TORONTO — Canada’s actors and producers have in principle settled their differences, putting an almost certain end to an actors’ strike that has been plaguing the industry here since early January.
ACTRA, the union repping many Canadian thesps, and representatives of Canadian and Hollywood producers working in the Great White North have verbally agreed to end their bitter dispute and as of Friday afternoon were polishing off a new Independent Production Agreement.
The terms of the agreement were not immediately available. Jeff Brinton, spokesman of the Canadian Film & Television Production Assn., cautioned that some details still need to be ironed out and the deal is subject to ratification.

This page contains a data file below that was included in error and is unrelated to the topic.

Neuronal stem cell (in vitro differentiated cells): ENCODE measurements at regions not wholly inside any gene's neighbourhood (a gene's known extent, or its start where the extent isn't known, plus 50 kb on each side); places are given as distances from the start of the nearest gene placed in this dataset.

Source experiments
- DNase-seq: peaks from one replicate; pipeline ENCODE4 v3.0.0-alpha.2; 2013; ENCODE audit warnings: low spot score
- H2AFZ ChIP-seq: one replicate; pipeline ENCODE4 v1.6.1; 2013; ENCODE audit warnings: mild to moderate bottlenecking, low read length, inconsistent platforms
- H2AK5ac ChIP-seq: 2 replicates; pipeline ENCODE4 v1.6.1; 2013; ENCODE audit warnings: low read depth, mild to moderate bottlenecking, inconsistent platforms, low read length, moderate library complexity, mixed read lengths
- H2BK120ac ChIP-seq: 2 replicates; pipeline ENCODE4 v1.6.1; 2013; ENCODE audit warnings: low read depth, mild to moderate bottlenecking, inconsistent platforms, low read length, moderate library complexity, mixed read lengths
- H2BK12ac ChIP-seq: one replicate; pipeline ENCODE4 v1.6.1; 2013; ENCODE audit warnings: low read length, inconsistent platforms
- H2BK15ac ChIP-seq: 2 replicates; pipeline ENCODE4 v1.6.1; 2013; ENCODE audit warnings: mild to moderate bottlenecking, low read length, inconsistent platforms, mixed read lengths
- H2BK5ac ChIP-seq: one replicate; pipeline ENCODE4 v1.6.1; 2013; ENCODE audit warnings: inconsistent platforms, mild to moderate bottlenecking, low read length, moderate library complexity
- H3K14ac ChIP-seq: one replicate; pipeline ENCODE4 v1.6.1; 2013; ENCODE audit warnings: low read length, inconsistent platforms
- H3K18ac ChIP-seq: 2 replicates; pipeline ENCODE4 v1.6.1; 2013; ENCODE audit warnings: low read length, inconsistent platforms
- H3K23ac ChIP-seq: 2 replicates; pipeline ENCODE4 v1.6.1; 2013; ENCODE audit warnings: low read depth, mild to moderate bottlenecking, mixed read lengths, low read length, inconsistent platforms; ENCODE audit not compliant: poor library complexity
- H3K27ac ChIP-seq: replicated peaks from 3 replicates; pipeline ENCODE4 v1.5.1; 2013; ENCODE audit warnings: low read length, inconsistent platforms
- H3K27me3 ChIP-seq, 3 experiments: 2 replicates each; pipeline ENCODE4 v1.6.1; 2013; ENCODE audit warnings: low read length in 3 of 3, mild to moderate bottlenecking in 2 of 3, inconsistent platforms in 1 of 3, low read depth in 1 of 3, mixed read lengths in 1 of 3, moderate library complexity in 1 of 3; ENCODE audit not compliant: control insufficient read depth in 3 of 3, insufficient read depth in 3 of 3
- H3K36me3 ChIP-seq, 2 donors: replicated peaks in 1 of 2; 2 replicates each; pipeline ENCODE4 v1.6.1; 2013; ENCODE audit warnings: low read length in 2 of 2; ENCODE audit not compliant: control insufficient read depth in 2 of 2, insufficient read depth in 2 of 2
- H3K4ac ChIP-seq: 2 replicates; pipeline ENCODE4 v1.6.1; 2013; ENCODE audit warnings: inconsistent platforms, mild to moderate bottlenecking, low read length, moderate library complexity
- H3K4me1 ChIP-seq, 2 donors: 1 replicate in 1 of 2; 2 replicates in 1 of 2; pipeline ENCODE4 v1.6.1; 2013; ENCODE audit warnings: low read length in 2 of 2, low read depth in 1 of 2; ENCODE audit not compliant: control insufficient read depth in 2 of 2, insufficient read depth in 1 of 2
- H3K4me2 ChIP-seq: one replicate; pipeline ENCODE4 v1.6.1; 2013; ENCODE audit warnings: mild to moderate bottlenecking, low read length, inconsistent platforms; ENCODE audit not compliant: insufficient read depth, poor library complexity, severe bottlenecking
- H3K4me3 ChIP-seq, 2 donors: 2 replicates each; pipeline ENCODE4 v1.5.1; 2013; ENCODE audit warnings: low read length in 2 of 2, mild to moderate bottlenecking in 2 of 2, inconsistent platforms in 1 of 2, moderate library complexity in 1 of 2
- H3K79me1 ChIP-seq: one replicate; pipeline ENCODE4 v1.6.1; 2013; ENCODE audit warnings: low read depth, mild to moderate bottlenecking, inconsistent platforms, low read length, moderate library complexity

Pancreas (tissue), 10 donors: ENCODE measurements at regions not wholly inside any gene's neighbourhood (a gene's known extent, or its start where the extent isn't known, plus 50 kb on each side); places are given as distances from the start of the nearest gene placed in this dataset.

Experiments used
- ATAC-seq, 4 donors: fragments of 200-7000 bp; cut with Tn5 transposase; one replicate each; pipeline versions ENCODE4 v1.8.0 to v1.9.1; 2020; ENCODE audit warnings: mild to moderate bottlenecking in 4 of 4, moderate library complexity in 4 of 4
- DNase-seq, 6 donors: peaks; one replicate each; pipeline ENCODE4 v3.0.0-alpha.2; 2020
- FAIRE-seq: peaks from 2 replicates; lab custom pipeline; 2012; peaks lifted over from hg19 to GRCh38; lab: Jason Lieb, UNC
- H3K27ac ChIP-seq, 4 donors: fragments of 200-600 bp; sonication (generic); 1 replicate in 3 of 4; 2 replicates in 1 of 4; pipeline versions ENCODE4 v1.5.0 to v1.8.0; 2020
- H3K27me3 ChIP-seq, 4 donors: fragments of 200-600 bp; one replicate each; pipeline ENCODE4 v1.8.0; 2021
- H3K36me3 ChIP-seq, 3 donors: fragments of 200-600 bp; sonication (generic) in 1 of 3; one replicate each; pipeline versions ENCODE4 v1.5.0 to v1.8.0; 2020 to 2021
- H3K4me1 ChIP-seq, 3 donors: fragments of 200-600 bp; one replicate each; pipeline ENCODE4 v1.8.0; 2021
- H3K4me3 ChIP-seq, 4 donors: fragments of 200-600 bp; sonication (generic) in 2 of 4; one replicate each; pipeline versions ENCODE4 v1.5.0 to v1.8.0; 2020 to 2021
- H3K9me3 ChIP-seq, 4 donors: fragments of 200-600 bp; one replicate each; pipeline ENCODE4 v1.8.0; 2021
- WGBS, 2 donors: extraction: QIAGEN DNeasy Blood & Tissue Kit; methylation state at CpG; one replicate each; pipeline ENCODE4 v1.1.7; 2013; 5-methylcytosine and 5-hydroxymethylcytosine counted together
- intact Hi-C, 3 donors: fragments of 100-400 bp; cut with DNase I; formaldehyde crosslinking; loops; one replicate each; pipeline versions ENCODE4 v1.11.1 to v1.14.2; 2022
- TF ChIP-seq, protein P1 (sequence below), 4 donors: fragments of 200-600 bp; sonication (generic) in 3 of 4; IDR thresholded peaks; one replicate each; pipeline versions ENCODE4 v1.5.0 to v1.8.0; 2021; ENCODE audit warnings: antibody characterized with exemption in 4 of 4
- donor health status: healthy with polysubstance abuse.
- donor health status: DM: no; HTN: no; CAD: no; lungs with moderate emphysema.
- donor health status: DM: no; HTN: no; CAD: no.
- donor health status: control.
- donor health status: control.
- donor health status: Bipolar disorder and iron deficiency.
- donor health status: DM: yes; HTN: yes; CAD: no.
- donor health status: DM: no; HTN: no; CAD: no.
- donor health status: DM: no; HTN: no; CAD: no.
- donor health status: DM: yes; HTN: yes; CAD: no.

Canuck thesps and producers have since October been engaged in bitter conflict over the terms of their contract, with wages and the contentious and uncharted new media realm creating the largest rift.
The previous contract expired at the end of December, and in early January ACTRA called a strike in Ontario, Quebec, Saskatchewan and Manitoba. The remainder of the provinces, except British Columbia, which is governed by a different collective agreement, were poised to walk out as well.
The strike has taken an unprecedented form, however. ACTRA has offered continuation letters in exchange for a 7% increase in wages and benefits, and more than a hundred producers — all ongoing productions, according to ACTRA, appear to have signed on.
So while there was no one to picket and no one off the job, industryites complained that business in Ontario in particular has slowed to a trickle due to the labor chill effect and the refusal of U.S. producers to commit to future work on those terms.